For the sake of the family: My son-in-law put us in a terrible position

As told to Chaya Silber

Looking back, I should have foreseen the inevitable. But I was only the father-in-law, and my influence was limited.
Perhaps, had I realized the extent of the risk and how it would tear my family apart, I would have voiced my opinion more strongly. I would have told my son-in-law the expression my father, z”l, a Holocaust survivor, often used: “Mit mishpuche est men kigel.” It’s basically a polite way of saying that business and family should never mix, under any circumstances.
This magazine is full of inspirational success stories, notably in the “LunchBreak” column, about family members who work well together. Week after week we read accounts of entrepreneurs who generously invited their family members into their business and “made it big,” with everyone sharing slices of the pie and living happily ever after.
It’s dangerous to think it’s that easy. I’m here to tell you the unvarnished truth—it’s very risky. This is the story that almost destroyed my family.
Dudi Gold is my eldest son-in-law. He joined our family 18 years ago when he married our eldest daughter, Esti. Dudi is brilliant and laser-sharp, while Esti is gentle and kind. They have five lively sons and a beautiful baby girl.
My next daughter, Rissi, married Zevi Friedler. Unlike Dudi, Zevi comes from a fabulously wealthy home, though he never flaunts it. Ironically, Zevi is the one who is quiet and cautious, whereas Dudi is bold and daring. My two sons-in-law are as different as night and day.
After learning in kollel for over a decade, Dudi made the decision to go into business. As he often said, and I agreed, he wasn’t the type to work for someone else. Dudi needed to be his own boss, to call the shots and follow his own instincts. He dabbled in selling electronics on eBay, then refurbished computers, until he finally decided to pursue his dream.
With the help of an experienced programmer, Dudi developed an app that was intended to revolutionize the way businesses do their purchasing. The app, which utilized a carefully culled list of manufacturers around the world, guides savvy businessmen to the most economical supplier of whatever product they needed. If the app took off, it had the potential to make it to the big leagues.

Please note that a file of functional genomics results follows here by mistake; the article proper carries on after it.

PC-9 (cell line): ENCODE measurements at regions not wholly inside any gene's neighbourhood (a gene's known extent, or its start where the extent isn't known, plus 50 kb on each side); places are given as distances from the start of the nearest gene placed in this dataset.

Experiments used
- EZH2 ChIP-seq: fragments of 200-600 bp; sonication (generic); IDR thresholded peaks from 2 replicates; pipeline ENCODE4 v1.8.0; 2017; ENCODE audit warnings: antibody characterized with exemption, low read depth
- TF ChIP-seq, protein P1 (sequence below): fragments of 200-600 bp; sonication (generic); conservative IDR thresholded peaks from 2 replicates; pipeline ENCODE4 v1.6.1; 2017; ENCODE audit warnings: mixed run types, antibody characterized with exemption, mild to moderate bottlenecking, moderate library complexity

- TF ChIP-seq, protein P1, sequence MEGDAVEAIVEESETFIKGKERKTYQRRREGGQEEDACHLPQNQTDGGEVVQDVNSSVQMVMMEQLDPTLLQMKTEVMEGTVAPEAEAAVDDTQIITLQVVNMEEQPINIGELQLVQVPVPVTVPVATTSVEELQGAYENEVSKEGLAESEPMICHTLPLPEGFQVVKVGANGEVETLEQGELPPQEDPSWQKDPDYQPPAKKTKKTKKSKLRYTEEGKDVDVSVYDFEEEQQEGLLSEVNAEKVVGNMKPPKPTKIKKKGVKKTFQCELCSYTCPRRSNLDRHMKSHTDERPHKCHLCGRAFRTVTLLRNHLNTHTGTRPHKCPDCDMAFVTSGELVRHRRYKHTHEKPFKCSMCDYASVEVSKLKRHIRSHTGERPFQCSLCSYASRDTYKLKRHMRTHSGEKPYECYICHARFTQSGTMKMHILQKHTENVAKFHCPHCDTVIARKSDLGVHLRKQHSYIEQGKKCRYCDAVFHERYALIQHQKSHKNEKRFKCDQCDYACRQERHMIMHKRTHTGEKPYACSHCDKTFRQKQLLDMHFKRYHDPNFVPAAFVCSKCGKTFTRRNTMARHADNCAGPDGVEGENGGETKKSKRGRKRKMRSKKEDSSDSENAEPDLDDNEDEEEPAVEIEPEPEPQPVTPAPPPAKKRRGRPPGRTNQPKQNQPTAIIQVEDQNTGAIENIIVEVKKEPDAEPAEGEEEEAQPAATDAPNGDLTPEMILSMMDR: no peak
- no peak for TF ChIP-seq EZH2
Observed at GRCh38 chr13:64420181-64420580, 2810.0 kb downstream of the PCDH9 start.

There was only one issue that was keeping him from bringing it to the market. Late one Motzaei Shabbos as we were eating melaveh malkah together, Dudi said to me, “I need an investor with deep pockets to get this off the ground, and there’s no one I can borrow money from. I don’t have access to anyone like that.”
I nodded, understanding all too well. Dudi’s parents subsisted on a shoestring budget, and his siblings were all struggling financially. My wife and I both worked hard for our parnasah. We were in no position to help him.
“Why don’t you ask Zevi’s father for advice?” I suggested. “He may know how to guide you. Ask Zevi to set you up for a meeting with him.” My other mechutan was a savvy businessman who ran a multimillion-dollar real-estate empire. He was a very busy man, between the business he ran and askanus, and he was not easy to reach.
That’s how it came about that Zevi arranged a meeting for Dudi with his father, Reb Nosson. Nosson was an astute businessman who recognized the app’s potential, and he agreed to finance the start-up.

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